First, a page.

Residents in the central Philippines fled coastal homes and stocked up on supplies as an approaching powerful storm brought back nightmares of last year’s deadly onslaught from Typhoon Haiyan.
In central Tacloban city, which was ravaged by Typhoon Haiyan (Yolanda), people packed their clothes and fled to a sports stadium and safer homes of relatives.
Long lines formed at grocery stores and gas stations as residents stocked up on basic goods.
Typhoon Hagupit – Filipino for “smash” – was packing sustained winds of 205 kilometres (127 miles) per hour and gusts of up to 240 kph (149 mph) over the Pacific, about 700 kilometres (435 miles) off the country’s eastern coast.
Forecasts show it may hit Eastern Samar province on Saturday and barrel inland along the same route where Haiyan levelled villages and left more than 7,300 dead and missing in November last year.
Philippine President Benigno Aquino held a meeting with disaster agency officials in Manila to assess the preparation of the national and local governments.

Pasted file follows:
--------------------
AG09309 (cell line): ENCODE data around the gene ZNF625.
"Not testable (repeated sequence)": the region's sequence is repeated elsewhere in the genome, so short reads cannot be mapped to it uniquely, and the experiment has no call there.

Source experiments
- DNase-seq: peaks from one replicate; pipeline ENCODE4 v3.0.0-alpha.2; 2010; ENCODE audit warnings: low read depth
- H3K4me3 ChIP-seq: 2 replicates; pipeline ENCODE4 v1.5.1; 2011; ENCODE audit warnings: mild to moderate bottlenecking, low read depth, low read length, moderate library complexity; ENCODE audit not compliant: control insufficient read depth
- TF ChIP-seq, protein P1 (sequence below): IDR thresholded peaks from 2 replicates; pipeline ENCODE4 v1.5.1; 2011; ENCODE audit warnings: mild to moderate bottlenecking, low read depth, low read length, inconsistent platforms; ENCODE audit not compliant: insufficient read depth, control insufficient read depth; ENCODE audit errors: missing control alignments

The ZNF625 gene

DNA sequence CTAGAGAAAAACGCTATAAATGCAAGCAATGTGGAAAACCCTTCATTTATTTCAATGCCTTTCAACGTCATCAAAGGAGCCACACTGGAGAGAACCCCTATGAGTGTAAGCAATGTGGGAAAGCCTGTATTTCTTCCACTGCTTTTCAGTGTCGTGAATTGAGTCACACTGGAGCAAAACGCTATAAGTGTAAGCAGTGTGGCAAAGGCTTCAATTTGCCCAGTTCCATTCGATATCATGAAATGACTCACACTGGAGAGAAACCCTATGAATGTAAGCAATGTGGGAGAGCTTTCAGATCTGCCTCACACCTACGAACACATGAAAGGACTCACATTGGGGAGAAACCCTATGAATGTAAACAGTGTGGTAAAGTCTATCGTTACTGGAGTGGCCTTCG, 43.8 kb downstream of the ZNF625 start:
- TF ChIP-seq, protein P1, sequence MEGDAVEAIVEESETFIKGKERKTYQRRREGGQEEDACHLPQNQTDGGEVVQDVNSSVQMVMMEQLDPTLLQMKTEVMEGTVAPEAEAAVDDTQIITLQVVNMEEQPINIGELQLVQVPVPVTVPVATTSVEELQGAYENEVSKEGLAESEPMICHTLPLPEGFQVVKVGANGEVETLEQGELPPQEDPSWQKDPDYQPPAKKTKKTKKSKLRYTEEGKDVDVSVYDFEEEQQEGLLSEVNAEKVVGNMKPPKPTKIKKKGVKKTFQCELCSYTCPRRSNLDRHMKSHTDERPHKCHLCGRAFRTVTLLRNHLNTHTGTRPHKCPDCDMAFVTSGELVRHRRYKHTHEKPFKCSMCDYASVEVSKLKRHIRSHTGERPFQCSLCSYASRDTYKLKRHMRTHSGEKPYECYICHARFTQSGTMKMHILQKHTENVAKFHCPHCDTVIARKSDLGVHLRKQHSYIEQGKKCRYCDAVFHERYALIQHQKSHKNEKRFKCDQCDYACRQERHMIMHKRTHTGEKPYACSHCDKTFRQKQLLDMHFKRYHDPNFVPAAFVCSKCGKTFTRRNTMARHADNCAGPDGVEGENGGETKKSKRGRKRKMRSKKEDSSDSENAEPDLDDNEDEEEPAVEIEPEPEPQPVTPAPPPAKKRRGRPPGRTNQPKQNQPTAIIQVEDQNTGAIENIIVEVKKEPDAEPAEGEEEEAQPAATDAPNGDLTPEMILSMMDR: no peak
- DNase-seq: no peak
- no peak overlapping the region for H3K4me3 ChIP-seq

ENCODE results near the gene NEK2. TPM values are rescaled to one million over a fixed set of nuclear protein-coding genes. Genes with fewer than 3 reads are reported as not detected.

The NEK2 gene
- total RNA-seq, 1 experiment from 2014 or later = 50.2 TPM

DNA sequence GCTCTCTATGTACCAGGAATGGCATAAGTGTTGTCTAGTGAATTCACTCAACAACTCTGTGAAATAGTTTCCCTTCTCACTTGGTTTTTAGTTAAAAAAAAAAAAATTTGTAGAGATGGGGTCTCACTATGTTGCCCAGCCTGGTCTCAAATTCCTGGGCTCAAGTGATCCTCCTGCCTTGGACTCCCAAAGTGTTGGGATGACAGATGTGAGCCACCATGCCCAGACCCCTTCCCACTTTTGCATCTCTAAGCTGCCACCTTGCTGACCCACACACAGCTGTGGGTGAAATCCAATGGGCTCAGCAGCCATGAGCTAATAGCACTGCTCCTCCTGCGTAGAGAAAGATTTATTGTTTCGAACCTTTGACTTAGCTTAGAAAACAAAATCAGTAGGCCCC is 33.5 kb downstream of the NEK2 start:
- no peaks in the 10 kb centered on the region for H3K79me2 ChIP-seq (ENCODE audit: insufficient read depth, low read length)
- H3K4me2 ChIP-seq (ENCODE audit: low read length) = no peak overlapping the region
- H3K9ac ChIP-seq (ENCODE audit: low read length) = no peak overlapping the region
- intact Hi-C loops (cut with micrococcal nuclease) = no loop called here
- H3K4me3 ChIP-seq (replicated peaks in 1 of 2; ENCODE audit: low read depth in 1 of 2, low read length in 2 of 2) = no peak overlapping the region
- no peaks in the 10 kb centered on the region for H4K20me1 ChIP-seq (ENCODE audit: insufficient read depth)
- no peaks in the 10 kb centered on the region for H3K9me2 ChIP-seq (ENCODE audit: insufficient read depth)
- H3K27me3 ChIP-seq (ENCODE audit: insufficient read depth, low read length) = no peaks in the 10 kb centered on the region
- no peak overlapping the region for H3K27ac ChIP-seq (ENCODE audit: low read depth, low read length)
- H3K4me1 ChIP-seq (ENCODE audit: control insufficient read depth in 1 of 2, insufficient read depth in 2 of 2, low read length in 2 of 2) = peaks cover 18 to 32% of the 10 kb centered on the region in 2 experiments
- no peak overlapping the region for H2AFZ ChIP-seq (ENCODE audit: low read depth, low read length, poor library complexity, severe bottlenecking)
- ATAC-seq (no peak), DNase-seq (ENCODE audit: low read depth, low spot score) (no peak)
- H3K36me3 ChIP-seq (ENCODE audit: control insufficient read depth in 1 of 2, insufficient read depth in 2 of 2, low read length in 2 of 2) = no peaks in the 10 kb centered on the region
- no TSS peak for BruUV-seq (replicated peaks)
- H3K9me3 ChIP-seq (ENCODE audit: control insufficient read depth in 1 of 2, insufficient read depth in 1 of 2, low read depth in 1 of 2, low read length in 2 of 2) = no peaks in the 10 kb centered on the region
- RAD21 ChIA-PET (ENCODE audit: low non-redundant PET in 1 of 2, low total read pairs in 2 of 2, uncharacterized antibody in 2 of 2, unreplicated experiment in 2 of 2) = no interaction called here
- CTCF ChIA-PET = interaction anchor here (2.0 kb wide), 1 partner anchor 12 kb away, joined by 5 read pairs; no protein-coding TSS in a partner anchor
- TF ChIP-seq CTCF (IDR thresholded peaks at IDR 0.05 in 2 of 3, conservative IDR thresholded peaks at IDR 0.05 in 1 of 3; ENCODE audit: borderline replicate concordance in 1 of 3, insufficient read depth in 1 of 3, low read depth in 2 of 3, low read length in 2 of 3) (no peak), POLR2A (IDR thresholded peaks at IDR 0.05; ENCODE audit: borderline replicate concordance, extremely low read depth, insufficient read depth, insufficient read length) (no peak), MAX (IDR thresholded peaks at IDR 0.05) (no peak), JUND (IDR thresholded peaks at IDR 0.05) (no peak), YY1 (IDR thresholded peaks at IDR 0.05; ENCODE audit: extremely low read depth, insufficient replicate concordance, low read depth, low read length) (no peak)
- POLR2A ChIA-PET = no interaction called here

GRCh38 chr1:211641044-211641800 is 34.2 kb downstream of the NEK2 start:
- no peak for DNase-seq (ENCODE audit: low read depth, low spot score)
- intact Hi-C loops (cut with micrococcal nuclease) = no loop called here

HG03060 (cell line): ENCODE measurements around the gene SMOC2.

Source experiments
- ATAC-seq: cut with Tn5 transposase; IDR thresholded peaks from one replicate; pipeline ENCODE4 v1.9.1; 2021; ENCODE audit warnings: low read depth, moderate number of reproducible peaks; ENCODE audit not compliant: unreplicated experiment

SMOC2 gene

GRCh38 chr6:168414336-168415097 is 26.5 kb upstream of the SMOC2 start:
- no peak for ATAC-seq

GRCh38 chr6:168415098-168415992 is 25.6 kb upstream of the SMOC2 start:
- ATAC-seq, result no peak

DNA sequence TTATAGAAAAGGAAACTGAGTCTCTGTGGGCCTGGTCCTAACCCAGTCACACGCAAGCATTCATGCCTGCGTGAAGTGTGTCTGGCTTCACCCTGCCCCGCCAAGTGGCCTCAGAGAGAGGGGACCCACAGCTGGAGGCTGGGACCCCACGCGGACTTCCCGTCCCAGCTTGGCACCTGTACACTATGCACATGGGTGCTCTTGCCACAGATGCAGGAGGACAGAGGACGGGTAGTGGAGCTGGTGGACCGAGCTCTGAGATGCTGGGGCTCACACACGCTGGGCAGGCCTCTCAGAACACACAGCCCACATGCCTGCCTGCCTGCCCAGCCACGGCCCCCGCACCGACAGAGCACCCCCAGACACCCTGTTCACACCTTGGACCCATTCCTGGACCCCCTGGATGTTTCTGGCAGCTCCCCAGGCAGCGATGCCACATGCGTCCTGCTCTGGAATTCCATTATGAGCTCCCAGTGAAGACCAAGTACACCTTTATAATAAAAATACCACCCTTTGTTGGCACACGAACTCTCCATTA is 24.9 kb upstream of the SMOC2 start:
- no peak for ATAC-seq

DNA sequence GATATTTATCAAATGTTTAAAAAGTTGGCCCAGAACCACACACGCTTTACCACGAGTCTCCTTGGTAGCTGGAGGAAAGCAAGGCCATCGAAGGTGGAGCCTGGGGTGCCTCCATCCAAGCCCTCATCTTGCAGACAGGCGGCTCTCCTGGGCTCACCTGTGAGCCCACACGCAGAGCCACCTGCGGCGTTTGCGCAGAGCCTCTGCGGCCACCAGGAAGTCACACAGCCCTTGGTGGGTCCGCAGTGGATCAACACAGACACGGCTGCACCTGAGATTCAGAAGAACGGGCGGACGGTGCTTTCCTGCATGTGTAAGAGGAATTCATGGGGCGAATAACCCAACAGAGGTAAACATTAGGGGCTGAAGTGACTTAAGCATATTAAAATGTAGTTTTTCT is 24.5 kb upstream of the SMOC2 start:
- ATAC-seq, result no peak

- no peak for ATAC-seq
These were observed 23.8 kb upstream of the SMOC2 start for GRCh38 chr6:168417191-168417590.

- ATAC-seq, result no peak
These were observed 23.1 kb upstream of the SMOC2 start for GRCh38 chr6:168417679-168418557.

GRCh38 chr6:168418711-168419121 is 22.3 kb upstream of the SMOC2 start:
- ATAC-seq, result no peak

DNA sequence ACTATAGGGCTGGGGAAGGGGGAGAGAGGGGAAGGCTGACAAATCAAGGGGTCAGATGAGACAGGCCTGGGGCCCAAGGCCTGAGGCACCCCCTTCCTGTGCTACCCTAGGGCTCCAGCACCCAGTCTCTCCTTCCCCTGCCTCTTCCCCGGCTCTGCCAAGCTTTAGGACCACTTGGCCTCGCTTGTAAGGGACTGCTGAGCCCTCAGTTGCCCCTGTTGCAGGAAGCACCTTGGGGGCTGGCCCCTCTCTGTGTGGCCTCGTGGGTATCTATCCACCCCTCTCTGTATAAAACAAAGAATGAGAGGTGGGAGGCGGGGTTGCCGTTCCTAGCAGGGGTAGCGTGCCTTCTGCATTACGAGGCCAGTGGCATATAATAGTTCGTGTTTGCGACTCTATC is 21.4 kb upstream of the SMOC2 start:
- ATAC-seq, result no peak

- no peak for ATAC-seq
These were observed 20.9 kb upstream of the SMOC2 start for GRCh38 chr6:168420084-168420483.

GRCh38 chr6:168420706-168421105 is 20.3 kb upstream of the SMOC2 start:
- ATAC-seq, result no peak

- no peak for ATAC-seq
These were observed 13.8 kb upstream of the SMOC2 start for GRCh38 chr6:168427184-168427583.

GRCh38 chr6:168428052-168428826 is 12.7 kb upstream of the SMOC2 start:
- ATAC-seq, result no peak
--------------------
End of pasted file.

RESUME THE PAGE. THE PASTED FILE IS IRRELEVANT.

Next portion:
“They’re saying now 50 provinces out of 88 (will be affected), this is in that sense worse than Yolanda (Haiyan), but we are supposed to be more experienced and more knowledgeable after Yolanda, so we should be able to do more once this passes through,” Aquino told local officials.
The government is mulling declaring a state of national calamity ahead of the storm to freeze prices of basic goods, as Aquino ordered the trade department to send more food supplies to provinces at risk of typhoon damage.
Aquino ordered officials to allay fears of the residents after reports of panic buying and stores being shut down in the central Philippines where the typhoon was forecast to hit land.
Report complied with information from Reuters and The Associated Press.